Referring now to FIG. 1, an end-to-end telecommunications network 10 is described. Telecommunications network 10 includes two local area service providers 12,28 coupled to network 26. Network 26 may be, but is not limited to a local exchange carrier (LEC), an interexchange carrier (IEC), cable infrastructure, satellite infrastructure, internet infrastructure, wireless infrastructure or any combination thereof.
Local service providers 12,28 may be, but are not limited to private branch exchanges (PBXs), LECs, an IEC, a cable company, a local internet service provider, a wireless communication provider or a satellite communication provider. Local are service providers 12,28 are coupled to a plurality of communication devices such as wireline device 14,30 (which may be an ordinary telephone, computer with a network interface or a facsimile machine), fixed radio access (FRA) device 16,32 or a wireless base station 18,34. Wireless base station 18,34 provides radio communications to wireless communications devices 20,36 or mobile wireless devices 22,38. Wireless device 20 may be a cellular or PCS phone or modem, personal agent, standard fixed wireless modem or facsimile machine.
Local area service providers 12,28 are each coupled to a service response data base 24,40. Service response data bases 24,40 compile the feedback responses as to customers perceived quality of the network services as inputted on a call by call basis. The compilations that each service response data base 24, 40 performs for its associated local area service provider 12,28 may be bundled for sale or licensed to other local area service providers. In addition, the compiled data may be used to obtain information regarding future planning, perceived quality of new services and features, to obtain a profile of user behavior, to determine which partnering exchange carriers offer better quality as perceived by the customer, to obtain diagnostic information as to catastrophic failures as well as mild failures, to obtain diagnostic information, to improve overall service, and to offer better internetworking. As will be appreciated by one skilled in the art, the customer feedback may be received from any or all wireline devices 14,30 FRA devices 16,32, wireless devices 20,36 or mobile devices 22,38. Data/Information Processors 25,41 then perform appropriate data processing and analysis of database content.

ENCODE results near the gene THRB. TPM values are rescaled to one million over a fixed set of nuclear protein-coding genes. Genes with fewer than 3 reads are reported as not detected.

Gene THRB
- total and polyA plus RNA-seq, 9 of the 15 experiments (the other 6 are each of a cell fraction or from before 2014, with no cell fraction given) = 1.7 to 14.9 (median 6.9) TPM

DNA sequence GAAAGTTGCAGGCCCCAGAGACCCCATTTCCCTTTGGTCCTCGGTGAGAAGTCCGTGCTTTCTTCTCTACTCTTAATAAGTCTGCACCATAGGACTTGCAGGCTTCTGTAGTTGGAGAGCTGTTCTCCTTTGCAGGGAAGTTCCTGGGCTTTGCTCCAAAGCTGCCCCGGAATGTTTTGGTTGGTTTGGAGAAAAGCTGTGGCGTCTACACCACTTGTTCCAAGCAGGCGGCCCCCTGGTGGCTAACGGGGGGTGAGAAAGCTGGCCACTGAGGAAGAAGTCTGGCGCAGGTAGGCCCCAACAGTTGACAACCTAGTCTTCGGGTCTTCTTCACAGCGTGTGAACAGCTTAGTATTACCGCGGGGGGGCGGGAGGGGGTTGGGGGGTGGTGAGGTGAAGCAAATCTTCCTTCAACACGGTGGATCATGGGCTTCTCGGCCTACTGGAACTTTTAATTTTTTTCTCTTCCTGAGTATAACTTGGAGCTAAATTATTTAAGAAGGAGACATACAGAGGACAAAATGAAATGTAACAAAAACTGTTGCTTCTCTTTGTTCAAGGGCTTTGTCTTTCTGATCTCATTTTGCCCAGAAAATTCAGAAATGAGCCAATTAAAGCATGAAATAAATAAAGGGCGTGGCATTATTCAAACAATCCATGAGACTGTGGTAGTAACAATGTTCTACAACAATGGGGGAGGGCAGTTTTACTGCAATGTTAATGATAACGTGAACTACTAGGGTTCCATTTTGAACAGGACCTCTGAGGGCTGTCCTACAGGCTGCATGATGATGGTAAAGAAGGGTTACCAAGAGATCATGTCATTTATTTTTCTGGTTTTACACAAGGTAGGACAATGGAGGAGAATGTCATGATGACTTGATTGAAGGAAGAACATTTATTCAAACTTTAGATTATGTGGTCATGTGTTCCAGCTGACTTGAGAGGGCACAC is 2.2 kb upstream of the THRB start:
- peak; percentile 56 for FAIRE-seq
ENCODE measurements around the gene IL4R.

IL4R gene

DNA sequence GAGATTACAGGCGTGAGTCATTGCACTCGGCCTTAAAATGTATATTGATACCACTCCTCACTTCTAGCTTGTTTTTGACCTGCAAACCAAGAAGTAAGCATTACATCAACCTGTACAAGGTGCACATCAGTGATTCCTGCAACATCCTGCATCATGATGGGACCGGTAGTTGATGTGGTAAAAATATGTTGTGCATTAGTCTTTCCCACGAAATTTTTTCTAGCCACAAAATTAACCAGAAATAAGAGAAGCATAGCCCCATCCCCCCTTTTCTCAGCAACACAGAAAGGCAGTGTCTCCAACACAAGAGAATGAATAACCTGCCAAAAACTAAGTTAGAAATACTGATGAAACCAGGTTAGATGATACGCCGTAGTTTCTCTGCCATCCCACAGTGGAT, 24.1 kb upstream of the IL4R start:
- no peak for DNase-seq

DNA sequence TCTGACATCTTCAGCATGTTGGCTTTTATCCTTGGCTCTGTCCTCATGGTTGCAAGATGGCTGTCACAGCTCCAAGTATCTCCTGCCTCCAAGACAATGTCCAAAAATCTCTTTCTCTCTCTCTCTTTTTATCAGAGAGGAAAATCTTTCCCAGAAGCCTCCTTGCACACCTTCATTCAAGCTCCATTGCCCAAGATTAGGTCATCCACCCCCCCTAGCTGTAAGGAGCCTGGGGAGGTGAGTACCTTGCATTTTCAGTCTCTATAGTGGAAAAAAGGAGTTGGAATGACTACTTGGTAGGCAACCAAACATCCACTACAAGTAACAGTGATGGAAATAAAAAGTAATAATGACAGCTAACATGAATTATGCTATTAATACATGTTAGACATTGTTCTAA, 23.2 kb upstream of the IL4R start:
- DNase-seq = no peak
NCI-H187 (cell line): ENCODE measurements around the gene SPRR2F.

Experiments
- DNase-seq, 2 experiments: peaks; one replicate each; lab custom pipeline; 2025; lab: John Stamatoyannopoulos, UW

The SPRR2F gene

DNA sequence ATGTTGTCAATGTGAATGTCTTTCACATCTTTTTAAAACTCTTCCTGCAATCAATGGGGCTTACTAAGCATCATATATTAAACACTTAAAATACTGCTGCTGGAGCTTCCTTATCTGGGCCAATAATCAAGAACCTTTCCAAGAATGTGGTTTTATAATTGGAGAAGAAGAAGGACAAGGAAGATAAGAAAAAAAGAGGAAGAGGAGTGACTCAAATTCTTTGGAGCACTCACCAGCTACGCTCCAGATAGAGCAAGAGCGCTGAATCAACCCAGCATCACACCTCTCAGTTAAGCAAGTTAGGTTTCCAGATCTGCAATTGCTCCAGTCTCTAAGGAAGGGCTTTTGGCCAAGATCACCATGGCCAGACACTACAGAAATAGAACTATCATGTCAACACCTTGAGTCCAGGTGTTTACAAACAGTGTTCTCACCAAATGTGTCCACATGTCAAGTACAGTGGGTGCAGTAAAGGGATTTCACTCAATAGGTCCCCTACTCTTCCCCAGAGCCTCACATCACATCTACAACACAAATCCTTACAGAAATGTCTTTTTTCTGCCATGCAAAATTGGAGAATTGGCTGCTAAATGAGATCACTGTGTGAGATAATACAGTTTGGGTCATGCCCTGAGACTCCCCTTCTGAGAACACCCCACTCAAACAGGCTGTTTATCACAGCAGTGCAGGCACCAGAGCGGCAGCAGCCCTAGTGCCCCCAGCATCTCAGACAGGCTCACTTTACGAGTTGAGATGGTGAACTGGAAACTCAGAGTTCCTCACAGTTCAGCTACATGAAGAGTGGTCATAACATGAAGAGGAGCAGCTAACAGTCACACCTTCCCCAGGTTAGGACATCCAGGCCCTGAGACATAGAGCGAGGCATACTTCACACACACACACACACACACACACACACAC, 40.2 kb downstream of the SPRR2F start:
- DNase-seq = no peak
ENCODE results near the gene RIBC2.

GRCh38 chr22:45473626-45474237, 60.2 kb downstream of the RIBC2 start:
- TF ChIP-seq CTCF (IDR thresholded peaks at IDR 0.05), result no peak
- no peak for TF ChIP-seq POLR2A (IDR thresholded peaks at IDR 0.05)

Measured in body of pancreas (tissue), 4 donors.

The feedback responses from the operators of the communication device 14, 16, 20, 22, 30, 32,36,38 may range from a simple single input as to the overall perceived quality or to a very detailed multi input response. For example, network service provider could establish two levels of feedback. The first level of feedback could be for a minimum number of inputs or questions. For example, the operators of the communication devices may be asked to respond to their perception as to the quality of transmission, speed, and accuracy of connection and disconnection, blocking, reliability of connection, and the appearance quality on a terminal or on a facsimile printout. For these responses, the user could input a number via the keypad on the data terminal or may be automated on the fax machine, or data terminal itself. The number input may be range from one to nine, where one represents poor quality, and nine represents very high quality. The respondent has no comment regarding this input, he could enter a zero. Having input the response, the operator of the communication device may either enter an end of response signal such as pressing the pound sign (#) or simply hang up.
The second level of feedback response may ask the user to input several more indications as to the quality of the transmission. For example, the user may be asked to respond to setup delay, echo heard on the line, noise on the line, volume, any distortion, where the call has been dropped and variations in transmission. With a facsimile transmission, the output of the facsimile could be assessed. Based on the perceived quality of the data transmission, as with the first level the operator may use his or her keypad to enter a response of one to nine to each question or zero if the operator has no comment. Of course, the response may also be automated in the case of a data terminal, or the input from a facsimile machine may be manual based on user intervention and perception of the received quality.